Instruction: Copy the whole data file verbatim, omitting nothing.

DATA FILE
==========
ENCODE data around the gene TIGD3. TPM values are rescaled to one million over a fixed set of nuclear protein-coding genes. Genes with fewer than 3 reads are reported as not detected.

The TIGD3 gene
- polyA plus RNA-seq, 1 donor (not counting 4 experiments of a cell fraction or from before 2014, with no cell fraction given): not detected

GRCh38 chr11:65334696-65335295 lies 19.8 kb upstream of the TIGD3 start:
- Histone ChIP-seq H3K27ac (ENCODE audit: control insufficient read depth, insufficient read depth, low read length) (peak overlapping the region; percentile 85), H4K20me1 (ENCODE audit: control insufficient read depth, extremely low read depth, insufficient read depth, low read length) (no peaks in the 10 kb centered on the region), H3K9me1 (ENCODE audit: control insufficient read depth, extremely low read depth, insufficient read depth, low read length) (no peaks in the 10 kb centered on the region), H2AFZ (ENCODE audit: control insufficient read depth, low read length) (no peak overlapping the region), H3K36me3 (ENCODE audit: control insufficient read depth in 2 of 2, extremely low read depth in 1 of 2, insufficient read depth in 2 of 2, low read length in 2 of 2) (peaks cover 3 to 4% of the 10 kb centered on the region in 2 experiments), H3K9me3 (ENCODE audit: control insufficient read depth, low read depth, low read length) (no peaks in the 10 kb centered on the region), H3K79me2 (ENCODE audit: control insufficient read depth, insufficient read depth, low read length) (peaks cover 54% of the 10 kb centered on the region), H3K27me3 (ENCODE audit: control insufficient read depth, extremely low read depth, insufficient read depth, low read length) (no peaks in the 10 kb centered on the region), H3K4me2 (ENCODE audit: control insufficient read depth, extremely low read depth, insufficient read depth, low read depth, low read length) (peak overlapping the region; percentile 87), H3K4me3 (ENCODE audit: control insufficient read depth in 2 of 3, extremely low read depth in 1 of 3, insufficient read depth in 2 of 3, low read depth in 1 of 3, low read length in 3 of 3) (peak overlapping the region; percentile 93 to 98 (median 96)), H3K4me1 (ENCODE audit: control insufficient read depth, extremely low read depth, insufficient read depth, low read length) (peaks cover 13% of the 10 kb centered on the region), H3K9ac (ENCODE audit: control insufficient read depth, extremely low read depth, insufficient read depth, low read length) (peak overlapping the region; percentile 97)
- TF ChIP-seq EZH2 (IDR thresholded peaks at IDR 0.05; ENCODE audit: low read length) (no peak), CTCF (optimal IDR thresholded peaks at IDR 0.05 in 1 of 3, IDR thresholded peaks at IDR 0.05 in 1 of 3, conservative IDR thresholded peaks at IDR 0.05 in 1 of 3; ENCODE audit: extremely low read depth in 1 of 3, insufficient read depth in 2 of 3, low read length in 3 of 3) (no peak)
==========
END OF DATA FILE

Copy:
ENCODE data around the gene TIGD3. TPM values are rescaled to one million over a fixed set of nuclear protein-coding genes. Genes with fewer than 3 reads are reported as not detected.

The TIGD3 gene
- polyA plus RNA-seq, 1 donor (not counting 4 experiments of a cell fraction or from before 2014, with no cell fraction given): not detected

GRCh38 chr11:65334696-65335295 lies 19.8 kb upstream of the TIGD3 start:
- Histone ChIP-seq H3K27ac (ENCODE audit: control insufficient read depth, insufficient read depth, low read length) (peak overlapping the region; percentile 85), H4K20me1 (ENCODE audit: control insufficient read depth, extremely low read depth, insufficient read depth, low read length) (no peaks in the 10 kb centered on the region), H3K9me1 (ENCODE audit: control insufficient read depth, extremely low read depth, insufficient read depth, low read length) (no peaks in the 10 kb centered on the region), H2AFZ (ENCODE audit: control insufficient read depth, low read length) (no peak overlapping the region), H3K36me3 (ENCODE audit: control insufficient read depth in 2 of 2, extremely low read depth in 1 of 2, insufficient read depth in 2 of 2, low read length in 2 of 2) (peaks cover 3 to 4% of the 10 kb centered on the region in 2 experiments), H3K9me3 (ENCODE audit: control insufficient read depth, low read depth, low read length) (no peaks in the 10 kb centered on the region), H3K79me2 (ENCODE audit: control insufficient read depth, insufficient read depth, low read length) (peaks cover 54% of the 10 kb centered on the region), H3K27me3 (ENCODE audit: control insufficient read depth, extremely low read depth, insufficient read depth, low read length) (no peaks in the 10 kb centered on the region), H3K4me2 (ENCODE audit: control insufficient read depth, extremely low read depth, insufficient read depth, low read depth, low read length) (peak overlapping the region; percentile 87), H3K4me3 (ENCODE audit: control insufficient read depth in 2 of 3, extremely low read depth in 1 of 3, insufficient read depth in 2 of 3, low read depth in 1 of 3, low read length in 3 of 3) (peak overlapping the region; percentile 93 to 98 (median 96)), H3K4me1 (ENCODE audit: control insufficient read depth, extremely low read depth, insufficient read depth, low read length) (peaks cover 13% of the 10 kb centered on the region), H3K9ac (ENCODE audit: control insufficient read depth, extremely low read depth, insufficient read depth, low read length) (peak overlapping the region; percentile 97)
- TF ChIP-seq EZH2 (IDR thresholded peaks at IDR 0.05; ENCODE audit: low read length) (no peak), CTCF (optimal IDR thresholded peaks at IDR 0.05 in 1 of 3, IDR thresholded peaks at IDR 0.05 in 1 of 3, conservative IDR thresholded peaks at IDR 0.05 in 1 of 3; ENCODE audit: extremely low read depth in 1 of 3, insufficient read depth in 2 of 3, low read length in 3 of 3) (no peak)